Drive anywhere along the coast this time of year and you will see huge stands of large 6'-10' tall grasses with dramatic pink plumes blowing in the wind like flags. What you are looking at is Jubata Grass or Pampas grass and it has become a real problem in our coastal habitat.
In fact, this well adapted plant will come up just about any place where there is little competition and will quickly establish on bare soil. It forms massive clumps along roadsides, steep cliffs, riverbanks, and open areas that have been disturbed by human activities or natural disturbances. You will notice it in town around parking lots and in that bare spot of dirt near the sidewalk or the edge of the garden. With the ability to grow in many conditions Jubata grass can quickly spread and become out of control.
Introduced to California in 1848 by nursery operators, Pampas Grass (Cortaderia selloana) became a popular specimen plant with fluffy white plumes used for decorating. It is not the species causing all the problems. Several decades ago another species, Cortaderia jubata, was introduced and has since become a primary invasive weed in coastal areas of the West. It is generally distinguished by a pinkish flower plume, but otherwise difficult to tell apart from C. selloana. Because it spreads quickly and is miserably impenetrable, it was once used by logging companies to keep deer from eating reforested areas. In the 1960's, Georgia Pacific had to abandon 1,100 acres in Humboldt County where jubata grass had taken over as there was no economical way to control it. At that time 7,000 additional acres were severely infested. Now recognized as incredibly invasive, lawmakers, educators, nurseries, restoration groups and homeowners are uniting in the fight to eradicate the pest.
Dramatic and majestic, Jubata Grass can be hard to dislike. Attractive feathery pinkish plumes appear on top of tall stalks well above a fountain of graceful leaves from July through September. However, we need to educate ourselves and others about the downside of this dramatic invasive plant. Just think… each plant can produce millions of seeds annually that can travel several miles. Once established, the vigorously growing jubata grass pushes out other vegetation and animals already living there. It takes over, clogging waterways and wetlands and causing environmental chaos. When dry, it can be a serious fire hazard. The sharply serrated leaf blades can cause physical harm to animals and humans. They are highly undesirable as food or shelter to birds and other wildlife.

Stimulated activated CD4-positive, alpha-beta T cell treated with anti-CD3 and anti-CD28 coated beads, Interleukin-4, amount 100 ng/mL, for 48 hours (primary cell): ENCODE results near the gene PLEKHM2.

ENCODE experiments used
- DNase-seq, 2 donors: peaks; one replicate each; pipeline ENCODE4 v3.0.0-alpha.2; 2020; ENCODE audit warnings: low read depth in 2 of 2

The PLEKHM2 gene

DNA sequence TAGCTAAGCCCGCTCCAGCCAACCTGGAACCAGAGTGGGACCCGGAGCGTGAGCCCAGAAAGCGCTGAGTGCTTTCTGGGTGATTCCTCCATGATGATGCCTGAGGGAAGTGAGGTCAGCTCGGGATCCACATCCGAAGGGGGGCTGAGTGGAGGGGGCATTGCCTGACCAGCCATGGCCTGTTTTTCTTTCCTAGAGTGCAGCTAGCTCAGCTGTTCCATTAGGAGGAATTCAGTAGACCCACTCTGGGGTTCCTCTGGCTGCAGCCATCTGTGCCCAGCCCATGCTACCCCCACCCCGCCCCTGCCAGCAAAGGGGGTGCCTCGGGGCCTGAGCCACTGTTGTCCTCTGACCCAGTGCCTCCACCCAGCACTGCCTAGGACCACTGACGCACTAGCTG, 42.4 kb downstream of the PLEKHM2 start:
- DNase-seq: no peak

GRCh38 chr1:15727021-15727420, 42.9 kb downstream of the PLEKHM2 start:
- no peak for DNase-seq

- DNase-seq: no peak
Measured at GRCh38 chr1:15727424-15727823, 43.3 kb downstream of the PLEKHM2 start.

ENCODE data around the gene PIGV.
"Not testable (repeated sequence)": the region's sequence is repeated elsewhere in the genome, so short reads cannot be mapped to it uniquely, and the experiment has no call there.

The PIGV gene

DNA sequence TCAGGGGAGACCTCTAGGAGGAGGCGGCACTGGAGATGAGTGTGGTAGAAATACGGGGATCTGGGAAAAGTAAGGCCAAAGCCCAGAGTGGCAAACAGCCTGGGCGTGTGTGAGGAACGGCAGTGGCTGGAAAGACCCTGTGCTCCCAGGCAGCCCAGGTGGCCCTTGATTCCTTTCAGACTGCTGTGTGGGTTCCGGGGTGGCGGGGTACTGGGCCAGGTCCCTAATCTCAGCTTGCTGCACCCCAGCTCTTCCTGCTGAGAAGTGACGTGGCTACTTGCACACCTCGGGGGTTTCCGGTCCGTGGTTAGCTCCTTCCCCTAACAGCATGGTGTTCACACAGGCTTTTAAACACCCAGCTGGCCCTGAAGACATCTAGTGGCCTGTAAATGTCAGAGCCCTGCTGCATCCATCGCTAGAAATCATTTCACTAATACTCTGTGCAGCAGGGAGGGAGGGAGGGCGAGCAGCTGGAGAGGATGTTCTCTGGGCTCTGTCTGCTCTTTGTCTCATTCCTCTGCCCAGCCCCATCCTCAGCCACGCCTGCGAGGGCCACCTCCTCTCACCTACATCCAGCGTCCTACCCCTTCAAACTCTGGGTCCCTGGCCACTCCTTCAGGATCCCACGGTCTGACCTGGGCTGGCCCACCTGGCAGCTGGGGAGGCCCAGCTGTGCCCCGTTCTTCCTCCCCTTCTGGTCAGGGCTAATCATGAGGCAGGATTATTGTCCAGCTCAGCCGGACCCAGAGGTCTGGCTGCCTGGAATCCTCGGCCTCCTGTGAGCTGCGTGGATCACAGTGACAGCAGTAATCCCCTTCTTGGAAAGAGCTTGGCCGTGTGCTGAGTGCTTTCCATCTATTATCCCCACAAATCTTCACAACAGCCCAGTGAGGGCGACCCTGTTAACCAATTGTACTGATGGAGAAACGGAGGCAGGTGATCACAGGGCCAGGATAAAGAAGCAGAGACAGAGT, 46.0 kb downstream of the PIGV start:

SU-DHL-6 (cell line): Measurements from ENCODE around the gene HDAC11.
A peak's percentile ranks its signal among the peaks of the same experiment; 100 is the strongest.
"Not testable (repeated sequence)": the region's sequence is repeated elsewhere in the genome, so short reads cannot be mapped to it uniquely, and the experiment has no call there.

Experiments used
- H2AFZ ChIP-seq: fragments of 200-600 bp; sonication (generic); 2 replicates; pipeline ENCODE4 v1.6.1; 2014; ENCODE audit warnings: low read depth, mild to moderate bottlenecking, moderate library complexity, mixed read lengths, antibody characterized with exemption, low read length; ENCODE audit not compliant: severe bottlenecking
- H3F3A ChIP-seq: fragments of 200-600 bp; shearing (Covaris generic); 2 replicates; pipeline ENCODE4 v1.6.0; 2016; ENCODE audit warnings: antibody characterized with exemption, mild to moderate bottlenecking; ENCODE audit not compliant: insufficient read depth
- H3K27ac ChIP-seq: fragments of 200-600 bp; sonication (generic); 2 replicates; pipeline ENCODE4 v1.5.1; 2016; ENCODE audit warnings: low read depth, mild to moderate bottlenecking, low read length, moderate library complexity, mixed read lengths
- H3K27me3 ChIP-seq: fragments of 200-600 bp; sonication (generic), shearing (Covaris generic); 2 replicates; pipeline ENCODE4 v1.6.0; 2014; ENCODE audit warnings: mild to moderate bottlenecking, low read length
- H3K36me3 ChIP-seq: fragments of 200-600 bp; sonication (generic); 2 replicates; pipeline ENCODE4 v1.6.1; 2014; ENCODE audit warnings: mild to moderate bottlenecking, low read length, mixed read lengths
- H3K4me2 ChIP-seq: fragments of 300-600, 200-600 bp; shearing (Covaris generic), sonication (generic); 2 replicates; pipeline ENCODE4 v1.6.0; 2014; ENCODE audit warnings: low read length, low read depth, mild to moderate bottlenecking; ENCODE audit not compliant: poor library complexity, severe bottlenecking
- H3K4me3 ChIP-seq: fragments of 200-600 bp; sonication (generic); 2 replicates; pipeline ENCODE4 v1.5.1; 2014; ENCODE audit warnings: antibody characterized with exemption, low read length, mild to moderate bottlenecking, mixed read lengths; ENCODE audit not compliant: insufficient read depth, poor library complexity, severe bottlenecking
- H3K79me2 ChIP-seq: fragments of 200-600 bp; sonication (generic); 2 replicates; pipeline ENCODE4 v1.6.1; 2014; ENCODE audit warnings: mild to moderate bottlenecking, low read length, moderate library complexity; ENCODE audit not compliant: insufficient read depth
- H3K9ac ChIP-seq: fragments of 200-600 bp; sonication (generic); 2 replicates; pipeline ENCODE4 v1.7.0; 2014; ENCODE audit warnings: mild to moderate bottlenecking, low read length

So, how do we control it? We can begin by becoming aware of the problem. Next, we can work to remove any plants that we can. And, we can reduce the “seed bank” by removing flower plumes. In a recent hour spent along the roadside, I bagged over 150 seed plumes, each containing thousands of seed that will not have a change to germinate. Small plants can be pulled quite easily, so carry a pair of work gloves on your next hike.
Plume/Seed head removal: If removing the whole plant seems daunting, consider removing the flower stalks as they emerge to prevent seed dispersal. This will need to be done early and repeatedly throughout the blooming season. Although the flower plumes are striking, DO NOT pick them for decorations or floral arrangements.The flowing flag of the seed head should be cut and burned to prevent seed dispersal. Alternatively, cut and bag all seed heads as soon as they appear and send the bag to the landfill. Avoid leaving them on the ground or composting them.
Research has shown that burning and grazing do not provide long term control and pampas plants quickly resprout. Biological controls have not been investigated. Glyphosate is the most effective herbicide to reach the deep roots of Jubata and Pampas Grass. Follow manufactures instructions carefully. Protect nearby desirable plants from herbicide spray drift and apply when insects are not active. Do not overspray and avoid runoff into waterways. Please see link below for more information regarding Glyphosate.
UC IPM Glyphosate Link
University of California Weed Research and Information Center Leaflet 99-1 Link
California Invasive Plant Council Report Link
California Invasive Plant Council Cortaderia jubata plant profile Link
Pacific Horticulture Article by John Madison - Pampas Grasses: One a Weed and One a Garden Queen Link
Images - permissions granted
Pampas Grass in Landscape - photo by Sherida Phibbs, UCCE Master Gardener Coordinator
Coastal hillsides covered in invasive Jubata grass - photo by Annie Sciotte, UCCE Master Gardener
Making this trail unusable - photo by Annie Sciotte, UCCE Master Gardener